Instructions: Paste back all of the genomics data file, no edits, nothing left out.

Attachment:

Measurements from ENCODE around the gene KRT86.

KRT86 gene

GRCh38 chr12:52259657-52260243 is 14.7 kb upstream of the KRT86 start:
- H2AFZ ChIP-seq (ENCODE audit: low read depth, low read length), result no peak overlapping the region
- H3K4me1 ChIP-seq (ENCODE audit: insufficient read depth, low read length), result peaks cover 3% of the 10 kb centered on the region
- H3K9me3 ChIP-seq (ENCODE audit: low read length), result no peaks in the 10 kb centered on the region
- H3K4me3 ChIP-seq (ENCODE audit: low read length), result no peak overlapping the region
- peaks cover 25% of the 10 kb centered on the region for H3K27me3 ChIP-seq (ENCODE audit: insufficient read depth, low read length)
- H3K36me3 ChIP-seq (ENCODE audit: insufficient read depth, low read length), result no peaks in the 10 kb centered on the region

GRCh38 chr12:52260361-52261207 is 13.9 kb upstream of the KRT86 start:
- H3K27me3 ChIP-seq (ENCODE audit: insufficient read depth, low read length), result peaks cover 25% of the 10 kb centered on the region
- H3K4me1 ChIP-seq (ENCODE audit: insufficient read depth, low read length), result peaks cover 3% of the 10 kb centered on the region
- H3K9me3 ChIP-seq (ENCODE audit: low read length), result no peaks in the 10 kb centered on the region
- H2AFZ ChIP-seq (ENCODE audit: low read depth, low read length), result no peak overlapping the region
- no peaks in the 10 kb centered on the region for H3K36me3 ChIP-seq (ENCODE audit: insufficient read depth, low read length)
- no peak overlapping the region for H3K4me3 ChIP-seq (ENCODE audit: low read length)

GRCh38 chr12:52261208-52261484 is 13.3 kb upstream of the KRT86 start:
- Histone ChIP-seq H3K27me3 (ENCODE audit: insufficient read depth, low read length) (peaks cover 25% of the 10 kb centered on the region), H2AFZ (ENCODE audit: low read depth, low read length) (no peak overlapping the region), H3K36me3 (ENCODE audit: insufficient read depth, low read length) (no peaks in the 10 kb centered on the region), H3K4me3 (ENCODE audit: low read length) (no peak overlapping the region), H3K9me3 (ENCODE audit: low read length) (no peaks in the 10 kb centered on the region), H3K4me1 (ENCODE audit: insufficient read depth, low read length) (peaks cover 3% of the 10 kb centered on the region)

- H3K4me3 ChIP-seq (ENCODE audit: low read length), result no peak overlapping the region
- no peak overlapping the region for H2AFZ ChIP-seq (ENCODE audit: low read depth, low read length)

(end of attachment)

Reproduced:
Measurements from ENCODE around the gene KRT86.

KRT86 gene

GRCh38 chr12:52259657-52260243 is 14.7 kb upstream of the KRT86 start:
- H2AFZ ChIP-seq (ENCODE audit: low read depth, low read length), result no peak overlapping the region
- H3K4me1 ChIP-seq (ENCODE audit: insufficient read depth, low read length), result peaks cover 3% of the 10 kb centered on the region
- H3K9me3 ChIP-seq (ENCODE audit: low read length), result no peaks in the 10 kb centered on the region
- H3K4me3 ChIP-seq (ENCODE audit: low read length), result no peak overlapping the region
- peaks cover 25% of the 10 kb centered on the region for H3K27me3 ChIP-seq (ENCODE audit: insufficient read depth, low read length)
- H3K36me3 ChIP-seq (ENCODE audit: insufficient read depth, low read length), result no peaks in the 10 kb centered on the region

GRCh38 chr12:52260361-52261207 is 13.9 kb upstream of the KRT86 start:
- H3K27me3 ChIP-seq (ENCODE audit: insufficient read depth, low read length), result peaks cover 25% of the 10 kb centered on the region
- H3K4me1 ChIP-seq (ENCODE audit: insufficient read depth, low read length), result peaks cover 3% of the 10 kb centered on the region
- H3K9me3 ChIP-seq (ENCODE audit: low read length), result no peaks in the 10 kb centered on the region
- H2AFZ ChIP-seq (ENCODE audit: low read depth, low read length), result no peak overlapping the region
- no peaks in the 10 kb centered on the region for H3K36me3 ChIP-seq (ENCODE audit: insufficient read depth, low read length)
- no peak overlapping the region for H3K4me3 ChIP-seq (ENCODE audit: low read length)

GRCh38 chr12:52261208-52261484 is 13.3 kb upstream of the KRT86 start:
- Histone ChIP-seq H3K27me3 (ENCODE audit: insufficient read depth, low read length) (peaks cover 25% of the 10 kb centered on the region), H2AFZ (ENCODE audit: low read depth, low read length) (no peak overlapping the region), H3K36me3 (ENCODE audit: insufficient read depth, low read length) (no peaks in the 10 kb centered on the region), H3K4me3 (ENCODE audit: low read length) (no peak overlapping the region), H3K9me3 (ENCODE audit: low read length) (no peaks in the 10 kb centered on the region), H3K4me1 (ENCODE audit: insufficient read depth, low read length) (peaks cover 3% of the 10 kb centered on the region)

- H3K4me3 ChIP-seq (ENCODE audit: low read length), result no peak overlapping the region
- no peak overlapping the region for H2AFZ ChIP-seq (ENCODE audit: low read depth, low read length)